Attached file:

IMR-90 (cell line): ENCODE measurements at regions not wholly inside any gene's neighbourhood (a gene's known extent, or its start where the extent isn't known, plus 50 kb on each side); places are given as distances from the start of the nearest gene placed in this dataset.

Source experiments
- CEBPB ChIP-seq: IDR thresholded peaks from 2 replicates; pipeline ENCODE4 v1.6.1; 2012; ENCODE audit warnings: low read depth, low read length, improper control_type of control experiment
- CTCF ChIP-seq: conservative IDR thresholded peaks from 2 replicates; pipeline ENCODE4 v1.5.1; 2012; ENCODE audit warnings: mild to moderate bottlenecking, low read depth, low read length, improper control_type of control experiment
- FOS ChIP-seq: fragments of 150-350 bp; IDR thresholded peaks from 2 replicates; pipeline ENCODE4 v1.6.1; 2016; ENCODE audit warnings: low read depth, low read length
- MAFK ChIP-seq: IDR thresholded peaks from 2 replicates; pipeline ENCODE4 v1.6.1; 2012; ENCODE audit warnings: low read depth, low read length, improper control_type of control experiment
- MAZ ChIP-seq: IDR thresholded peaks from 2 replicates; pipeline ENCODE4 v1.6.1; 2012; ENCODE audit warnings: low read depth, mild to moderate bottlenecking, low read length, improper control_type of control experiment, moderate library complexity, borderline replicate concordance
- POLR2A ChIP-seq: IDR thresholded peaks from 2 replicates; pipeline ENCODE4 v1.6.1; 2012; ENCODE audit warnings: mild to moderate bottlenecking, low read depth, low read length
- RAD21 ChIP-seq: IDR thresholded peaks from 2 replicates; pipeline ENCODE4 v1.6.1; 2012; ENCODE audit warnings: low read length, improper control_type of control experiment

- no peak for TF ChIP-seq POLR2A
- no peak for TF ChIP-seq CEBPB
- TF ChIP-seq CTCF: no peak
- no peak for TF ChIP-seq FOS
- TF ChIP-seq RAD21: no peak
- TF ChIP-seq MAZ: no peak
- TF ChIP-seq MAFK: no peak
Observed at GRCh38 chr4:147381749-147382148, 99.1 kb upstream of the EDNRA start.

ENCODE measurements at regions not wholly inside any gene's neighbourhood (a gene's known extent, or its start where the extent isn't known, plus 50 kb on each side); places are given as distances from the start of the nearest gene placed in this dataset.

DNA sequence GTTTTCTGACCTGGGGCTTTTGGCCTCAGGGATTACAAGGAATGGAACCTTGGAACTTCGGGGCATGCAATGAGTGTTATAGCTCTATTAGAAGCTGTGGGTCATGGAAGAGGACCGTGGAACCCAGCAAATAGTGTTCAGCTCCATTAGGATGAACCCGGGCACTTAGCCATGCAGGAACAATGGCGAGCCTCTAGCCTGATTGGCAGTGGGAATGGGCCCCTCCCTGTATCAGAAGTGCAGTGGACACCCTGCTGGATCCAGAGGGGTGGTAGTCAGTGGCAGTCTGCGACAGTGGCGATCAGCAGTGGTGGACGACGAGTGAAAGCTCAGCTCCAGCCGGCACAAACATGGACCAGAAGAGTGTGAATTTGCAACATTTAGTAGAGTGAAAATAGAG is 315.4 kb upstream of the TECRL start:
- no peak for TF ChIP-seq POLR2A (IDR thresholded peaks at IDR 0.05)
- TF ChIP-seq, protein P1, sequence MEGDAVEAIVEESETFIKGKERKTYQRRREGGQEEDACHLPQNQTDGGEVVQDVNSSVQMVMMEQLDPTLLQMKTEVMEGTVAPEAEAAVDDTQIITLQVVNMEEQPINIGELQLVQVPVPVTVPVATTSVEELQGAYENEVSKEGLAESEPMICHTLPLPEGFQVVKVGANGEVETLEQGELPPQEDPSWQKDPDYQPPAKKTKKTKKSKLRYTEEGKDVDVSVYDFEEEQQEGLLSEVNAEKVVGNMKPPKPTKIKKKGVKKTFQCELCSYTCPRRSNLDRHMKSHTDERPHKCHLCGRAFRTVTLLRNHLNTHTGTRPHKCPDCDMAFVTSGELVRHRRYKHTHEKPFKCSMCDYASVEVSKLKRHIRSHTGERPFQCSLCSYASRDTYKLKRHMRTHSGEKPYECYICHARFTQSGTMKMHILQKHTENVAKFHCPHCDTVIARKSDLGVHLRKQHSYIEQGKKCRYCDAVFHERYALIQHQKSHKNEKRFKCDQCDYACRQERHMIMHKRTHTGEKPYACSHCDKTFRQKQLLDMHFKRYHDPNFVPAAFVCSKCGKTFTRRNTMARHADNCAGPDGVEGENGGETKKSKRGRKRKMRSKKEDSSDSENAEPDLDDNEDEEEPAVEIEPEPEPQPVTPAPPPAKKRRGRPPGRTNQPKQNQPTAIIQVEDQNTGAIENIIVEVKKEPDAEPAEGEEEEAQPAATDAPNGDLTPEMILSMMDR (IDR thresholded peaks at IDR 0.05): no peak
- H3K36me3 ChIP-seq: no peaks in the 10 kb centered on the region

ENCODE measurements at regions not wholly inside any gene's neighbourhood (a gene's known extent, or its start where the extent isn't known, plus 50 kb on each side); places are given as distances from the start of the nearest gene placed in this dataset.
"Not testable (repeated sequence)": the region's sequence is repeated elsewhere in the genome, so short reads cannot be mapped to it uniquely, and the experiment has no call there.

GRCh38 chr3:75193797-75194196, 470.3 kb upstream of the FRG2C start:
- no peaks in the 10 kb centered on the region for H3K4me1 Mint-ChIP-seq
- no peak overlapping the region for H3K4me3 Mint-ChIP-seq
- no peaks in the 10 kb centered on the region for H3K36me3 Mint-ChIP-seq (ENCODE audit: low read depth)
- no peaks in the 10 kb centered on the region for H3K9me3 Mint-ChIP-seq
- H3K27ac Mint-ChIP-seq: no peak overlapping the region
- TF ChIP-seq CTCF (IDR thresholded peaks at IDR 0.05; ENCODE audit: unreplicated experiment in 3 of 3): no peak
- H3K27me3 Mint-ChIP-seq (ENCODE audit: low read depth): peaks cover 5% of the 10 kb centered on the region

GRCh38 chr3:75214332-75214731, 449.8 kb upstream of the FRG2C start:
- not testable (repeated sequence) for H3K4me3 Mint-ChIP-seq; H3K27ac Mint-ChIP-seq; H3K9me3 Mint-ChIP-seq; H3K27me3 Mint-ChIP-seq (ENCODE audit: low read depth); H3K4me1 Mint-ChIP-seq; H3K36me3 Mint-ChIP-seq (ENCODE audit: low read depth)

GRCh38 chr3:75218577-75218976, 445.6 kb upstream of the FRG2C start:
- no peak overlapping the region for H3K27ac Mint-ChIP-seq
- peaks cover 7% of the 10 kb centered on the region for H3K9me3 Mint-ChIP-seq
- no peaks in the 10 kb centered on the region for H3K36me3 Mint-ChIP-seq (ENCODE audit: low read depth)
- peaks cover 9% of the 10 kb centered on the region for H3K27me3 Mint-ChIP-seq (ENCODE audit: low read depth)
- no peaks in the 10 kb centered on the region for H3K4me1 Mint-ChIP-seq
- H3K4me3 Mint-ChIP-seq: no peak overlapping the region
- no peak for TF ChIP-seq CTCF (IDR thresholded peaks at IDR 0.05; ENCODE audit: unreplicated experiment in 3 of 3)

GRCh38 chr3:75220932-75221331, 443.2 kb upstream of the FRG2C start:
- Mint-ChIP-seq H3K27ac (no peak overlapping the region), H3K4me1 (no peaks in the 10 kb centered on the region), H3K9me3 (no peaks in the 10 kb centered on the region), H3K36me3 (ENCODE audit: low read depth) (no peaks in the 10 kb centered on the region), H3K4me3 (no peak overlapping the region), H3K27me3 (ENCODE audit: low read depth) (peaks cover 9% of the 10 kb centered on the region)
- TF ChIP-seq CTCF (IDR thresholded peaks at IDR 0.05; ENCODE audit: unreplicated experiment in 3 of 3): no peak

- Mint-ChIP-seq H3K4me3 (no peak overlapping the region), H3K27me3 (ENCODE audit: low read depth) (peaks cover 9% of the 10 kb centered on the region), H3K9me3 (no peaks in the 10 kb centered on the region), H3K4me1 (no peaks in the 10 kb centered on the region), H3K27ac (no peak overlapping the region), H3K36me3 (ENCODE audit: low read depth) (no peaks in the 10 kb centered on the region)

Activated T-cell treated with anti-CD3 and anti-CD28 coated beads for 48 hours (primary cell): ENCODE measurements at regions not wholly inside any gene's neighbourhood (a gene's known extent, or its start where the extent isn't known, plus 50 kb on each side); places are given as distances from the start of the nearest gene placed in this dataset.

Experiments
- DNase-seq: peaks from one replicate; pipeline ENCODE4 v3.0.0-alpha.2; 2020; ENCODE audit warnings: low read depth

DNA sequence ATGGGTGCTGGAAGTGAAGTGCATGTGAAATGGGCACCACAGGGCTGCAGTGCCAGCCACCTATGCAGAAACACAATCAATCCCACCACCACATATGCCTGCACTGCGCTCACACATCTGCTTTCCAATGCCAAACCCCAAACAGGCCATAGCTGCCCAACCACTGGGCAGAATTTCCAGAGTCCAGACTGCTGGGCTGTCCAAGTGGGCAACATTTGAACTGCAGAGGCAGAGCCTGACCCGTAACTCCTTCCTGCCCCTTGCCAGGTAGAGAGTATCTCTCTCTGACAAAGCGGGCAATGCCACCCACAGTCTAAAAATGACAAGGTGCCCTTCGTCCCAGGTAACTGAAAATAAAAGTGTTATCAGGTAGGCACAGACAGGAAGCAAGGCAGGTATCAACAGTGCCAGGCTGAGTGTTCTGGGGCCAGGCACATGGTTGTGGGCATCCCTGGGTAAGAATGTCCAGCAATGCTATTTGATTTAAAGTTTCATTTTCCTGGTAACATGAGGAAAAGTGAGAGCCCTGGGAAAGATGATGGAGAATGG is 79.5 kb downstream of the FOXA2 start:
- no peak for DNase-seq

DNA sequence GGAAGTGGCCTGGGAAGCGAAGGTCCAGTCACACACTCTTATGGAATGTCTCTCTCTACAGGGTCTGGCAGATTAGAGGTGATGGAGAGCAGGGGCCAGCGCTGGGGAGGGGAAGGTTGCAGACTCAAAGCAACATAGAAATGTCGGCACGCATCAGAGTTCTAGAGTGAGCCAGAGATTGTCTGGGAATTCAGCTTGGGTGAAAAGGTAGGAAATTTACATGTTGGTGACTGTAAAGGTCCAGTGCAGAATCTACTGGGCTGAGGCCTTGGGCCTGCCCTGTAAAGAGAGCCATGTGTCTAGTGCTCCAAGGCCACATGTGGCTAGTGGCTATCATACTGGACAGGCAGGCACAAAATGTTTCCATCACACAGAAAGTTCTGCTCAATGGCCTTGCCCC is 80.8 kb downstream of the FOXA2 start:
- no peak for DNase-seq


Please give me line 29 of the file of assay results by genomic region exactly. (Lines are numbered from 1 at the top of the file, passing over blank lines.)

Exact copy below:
- no peaks in the 10 kb centered on the region for H3K9me3 Mint-ChIP-seq